- Grinnell Glacier: Beautiful Hike to one of the few remaining glaciers in the park. You’ll see the glacier you will look down on during the Highline Trail (if you take the added overlook)
- Iceberg Lake: Beautiful glacial lake in the Many Glaciers region of the Park
- Avalanche Lake: Easy hike to a beautiful lake near the Apgar entrance to the Park.
See More: Best Day Hikes in Glacier National Park
Backcountry / Multi Day Hikes
There’s hundreds of miles of hikes within Glacier National Park. While you can see quite a lot on day hikes, if you truly want to get into the park you’ll need to camp overnight. For this you’ll need to apply for backcountry permits and learn about hiking restrictions within the park.
Also be sure to be wildlife aware. You’ll need to properly store your food to protect from bears and othe wildlife as well.
Glacier National Park has some amazing views of the stars in many of the places. Due to the size and location of the park it is possible to get areas with low light pollution. If you are camping or otherwise staying the park at night, you should be sure to take the opportunity to see the stars. Nights can be chilly so do bundle up!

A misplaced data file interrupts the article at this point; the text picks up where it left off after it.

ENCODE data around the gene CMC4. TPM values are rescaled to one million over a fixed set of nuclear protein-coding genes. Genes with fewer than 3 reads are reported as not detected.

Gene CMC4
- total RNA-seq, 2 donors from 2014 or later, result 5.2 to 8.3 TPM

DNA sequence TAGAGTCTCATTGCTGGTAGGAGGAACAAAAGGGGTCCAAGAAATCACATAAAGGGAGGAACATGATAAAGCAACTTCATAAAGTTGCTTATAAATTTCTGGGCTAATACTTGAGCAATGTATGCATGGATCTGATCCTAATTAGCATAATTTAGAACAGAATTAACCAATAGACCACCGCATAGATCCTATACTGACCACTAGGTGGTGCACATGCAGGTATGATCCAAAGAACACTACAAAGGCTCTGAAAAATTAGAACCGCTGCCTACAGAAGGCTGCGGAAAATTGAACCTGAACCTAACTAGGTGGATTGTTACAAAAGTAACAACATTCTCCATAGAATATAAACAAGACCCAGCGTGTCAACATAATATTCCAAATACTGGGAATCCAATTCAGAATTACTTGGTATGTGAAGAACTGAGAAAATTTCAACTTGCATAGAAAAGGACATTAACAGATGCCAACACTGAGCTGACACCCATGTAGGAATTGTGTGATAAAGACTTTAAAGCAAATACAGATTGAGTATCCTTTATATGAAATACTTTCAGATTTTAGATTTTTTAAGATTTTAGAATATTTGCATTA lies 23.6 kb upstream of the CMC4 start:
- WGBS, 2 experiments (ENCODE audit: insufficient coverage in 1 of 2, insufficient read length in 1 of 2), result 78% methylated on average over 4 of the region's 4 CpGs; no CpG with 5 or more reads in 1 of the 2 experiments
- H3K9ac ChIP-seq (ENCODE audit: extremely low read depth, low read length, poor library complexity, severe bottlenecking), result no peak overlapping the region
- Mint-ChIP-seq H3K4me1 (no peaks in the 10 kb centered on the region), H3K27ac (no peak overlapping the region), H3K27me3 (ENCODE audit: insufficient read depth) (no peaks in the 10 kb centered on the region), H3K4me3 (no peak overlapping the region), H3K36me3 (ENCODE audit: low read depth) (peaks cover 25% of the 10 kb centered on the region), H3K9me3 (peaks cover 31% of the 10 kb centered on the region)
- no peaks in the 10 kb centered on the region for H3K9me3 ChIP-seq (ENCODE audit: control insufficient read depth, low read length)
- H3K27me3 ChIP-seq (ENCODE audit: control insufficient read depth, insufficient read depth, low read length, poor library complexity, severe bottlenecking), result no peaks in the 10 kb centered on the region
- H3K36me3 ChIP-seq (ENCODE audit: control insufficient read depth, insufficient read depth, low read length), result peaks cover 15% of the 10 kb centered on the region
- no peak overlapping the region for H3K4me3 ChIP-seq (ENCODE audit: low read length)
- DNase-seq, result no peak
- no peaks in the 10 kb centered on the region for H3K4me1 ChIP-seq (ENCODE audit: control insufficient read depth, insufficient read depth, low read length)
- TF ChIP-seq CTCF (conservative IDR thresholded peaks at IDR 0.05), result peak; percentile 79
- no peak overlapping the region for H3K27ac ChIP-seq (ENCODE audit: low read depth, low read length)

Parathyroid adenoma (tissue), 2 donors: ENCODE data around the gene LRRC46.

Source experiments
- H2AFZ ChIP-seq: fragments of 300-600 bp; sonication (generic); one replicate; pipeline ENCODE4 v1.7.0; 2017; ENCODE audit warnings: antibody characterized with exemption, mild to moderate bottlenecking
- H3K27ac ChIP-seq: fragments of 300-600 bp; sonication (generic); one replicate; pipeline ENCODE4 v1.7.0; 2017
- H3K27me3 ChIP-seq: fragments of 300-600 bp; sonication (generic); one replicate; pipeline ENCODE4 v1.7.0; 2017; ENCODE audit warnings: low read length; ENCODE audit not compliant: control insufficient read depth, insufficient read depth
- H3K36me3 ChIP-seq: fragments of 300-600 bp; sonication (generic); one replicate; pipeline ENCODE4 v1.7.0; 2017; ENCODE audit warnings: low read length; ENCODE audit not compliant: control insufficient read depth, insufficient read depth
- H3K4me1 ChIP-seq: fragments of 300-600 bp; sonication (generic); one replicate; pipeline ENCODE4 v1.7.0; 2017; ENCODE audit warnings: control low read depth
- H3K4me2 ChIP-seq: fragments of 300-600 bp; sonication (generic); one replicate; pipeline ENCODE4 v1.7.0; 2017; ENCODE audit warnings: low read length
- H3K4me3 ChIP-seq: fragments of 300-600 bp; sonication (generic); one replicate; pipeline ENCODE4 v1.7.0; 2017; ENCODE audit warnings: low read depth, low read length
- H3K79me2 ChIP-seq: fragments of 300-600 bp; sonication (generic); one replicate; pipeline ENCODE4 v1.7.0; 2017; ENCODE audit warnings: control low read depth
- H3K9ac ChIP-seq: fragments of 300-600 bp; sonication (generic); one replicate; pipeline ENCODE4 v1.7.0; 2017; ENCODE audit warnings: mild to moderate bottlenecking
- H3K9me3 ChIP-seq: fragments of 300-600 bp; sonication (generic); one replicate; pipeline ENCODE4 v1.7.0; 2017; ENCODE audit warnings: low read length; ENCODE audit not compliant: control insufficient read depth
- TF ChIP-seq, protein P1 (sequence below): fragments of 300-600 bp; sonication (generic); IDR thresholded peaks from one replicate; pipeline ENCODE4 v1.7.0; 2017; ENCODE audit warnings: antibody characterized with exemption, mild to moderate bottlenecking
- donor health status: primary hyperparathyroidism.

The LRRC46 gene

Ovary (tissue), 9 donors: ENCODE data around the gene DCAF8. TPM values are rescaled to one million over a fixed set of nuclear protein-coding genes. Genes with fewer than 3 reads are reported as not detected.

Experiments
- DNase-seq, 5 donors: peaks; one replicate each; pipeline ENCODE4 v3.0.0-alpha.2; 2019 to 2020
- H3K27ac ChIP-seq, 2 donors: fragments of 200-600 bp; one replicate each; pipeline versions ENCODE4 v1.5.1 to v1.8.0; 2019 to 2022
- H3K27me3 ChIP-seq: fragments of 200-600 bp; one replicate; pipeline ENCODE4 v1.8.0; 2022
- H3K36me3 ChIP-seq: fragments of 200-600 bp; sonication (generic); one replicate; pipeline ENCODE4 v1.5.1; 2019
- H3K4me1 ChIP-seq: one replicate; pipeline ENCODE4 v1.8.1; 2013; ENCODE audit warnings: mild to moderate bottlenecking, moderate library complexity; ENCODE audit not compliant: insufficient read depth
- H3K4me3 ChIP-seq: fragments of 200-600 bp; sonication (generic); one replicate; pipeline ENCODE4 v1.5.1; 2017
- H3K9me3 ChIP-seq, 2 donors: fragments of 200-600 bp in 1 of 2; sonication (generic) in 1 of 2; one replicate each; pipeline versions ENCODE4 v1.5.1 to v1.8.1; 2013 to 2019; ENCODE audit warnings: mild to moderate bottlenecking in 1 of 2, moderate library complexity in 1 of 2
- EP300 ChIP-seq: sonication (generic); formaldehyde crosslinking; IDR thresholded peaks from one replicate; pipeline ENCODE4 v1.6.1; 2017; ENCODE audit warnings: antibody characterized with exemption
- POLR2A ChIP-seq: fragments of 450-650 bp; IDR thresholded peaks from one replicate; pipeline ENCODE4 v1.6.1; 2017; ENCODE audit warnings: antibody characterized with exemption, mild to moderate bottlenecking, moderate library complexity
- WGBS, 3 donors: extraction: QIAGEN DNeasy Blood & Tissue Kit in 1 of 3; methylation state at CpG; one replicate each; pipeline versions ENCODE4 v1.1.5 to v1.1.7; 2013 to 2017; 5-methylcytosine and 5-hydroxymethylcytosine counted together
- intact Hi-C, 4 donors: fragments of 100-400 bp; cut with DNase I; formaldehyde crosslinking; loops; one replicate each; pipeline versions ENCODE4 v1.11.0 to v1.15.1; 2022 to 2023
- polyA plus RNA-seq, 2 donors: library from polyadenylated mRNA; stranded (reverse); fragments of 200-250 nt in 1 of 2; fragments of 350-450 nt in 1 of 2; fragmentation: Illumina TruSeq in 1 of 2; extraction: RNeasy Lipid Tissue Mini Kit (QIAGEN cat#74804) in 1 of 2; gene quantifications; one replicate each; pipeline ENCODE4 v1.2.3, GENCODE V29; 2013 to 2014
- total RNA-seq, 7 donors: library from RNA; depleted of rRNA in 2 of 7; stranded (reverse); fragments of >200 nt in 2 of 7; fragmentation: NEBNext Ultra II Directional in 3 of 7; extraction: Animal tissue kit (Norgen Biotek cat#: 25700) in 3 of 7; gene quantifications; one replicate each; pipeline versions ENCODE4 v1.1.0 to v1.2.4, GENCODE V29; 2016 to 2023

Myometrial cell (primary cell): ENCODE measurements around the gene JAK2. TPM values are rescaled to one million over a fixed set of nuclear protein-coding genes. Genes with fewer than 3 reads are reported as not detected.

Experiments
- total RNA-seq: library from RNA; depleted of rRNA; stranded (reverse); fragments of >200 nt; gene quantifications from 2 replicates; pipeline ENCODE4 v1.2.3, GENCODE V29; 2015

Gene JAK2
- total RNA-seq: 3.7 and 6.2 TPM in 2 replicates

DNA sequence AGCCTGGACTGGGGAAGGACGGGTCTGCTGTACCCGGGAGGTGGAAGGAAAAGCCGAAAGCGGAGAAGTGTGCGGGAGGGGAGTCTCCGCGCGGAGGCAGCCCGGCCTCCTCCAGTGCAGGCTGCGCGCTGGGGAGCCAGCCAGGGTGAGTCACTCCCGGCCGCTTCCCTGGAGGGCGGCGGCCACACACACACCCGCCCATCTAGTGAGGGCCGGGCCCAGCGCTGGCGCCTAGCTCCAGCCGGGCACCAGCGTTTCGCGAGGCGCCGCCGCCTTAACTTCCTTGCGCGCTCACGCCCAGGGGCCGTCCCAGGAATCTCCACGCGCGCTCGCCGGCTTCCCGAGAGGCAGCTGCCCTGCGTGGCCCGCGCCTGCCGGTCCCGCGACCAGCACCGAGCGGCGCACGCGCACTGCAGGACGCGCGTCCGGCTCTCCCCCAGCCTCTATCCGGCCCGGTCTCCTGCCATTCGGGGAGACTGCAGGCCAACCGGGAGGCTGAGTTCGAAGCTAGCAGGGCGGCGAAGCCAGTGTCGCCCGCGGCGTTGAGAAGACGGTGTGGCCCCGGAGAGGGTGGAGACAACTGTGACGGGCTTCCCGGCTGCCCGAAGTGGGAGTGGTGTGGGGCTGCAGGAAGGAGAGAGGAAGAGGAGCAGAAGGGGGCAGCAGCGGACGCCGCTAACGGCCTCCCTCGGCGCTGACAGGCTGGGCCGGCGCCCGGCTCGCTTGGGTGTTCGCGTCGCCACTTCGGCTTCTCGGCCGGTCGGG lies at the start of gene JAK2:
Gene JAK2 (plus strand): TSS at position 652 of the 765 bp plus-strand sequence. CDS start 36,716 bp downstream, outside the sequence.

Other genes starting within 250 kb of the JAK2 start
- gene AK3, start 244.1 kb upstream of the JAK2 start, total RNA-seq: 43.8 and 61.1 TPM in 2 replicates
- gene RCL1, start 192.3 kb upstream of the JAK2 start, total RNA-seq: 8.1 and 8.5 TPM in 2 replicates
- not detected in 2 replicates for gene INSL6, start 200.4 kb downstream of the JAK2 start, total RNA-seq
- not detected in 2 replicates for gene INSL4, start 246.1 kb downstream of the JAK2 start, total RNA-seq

You can see still stars from some of the nearby towns but it won’t be the same due to the light pollution.
Snowshoeing / Skiing
Winter brings some amazing opportunities to explore the park in the snow. It has a incredible beauty and some really deep snow. You can easily get away from everyone if you travel just a bit from the open roads.
There’s a few opportunities to boat in the park. You can take some of the boat rides across various lakes in the park. Such as in Many Glaciers, and Two Medicine. You can also pilot your own boats whether powered or unpowered.